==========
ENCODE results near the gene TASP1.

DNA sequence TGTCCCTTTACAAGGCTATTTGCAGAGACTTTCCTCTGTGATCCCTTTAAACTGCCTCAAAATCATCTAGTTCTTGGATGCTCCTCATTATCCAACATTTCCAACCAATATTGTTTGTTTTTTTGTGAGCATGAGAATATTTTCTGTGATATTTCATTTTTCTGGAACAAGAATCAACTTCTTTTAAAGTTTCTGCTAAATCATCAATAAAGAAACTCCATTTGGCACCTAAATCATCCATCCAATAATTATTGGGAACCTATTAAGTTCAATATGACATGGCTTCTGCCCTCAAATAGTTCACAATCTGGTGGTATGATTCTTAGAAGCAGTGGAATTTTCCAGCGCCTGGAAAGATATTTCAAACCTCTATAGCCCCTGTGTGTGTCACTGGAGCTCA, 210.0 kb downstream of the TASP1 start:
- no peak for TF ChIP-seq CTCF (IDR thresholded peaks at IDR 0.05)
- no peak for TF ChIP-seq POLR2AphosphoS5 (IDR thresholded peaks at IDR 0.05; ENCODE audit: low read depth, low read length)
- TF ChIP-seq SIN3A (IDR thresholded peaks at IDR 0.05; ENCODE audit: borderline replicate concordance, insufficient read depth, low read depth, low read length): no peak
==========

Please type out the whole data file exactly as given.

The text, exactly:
ENCODE results near the gene TASP1.

DNA sequence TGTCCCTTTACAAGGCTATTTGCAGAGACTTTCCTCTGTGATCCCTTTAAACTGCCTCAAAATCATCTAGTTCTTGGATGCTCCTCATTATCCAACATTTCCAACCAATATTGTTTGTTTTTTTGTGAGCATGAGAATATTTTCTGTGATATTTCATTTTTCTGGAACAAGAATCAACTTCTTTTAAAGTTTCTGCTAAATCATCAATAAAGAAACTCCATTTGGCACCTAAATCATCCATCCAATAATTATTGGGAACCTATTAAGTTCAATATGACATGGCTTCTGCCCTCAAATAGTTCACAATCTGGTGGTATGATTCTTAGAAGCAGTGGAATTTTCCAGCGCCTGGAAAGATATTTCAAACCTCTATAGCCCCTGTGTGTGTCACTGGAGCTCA, 210.0 kb downstream of the TASP1 start:
- no peak for TF ChIP-seq CTCF (IDR thresholded peaks at IDR 0.05)
- no peak for TF ChIP-seq POLR2AphosphoS5 (IDR thresholded peaks at IDR 0.05; ENCODE audit: low read depth, low read length)
- TF ChIP-seq SIN3A (IDR thresholded peaks at IDR 0.05; ENCODE audit: borderline replicate concordance, insufficient read depth, low read depth, low read length): no peak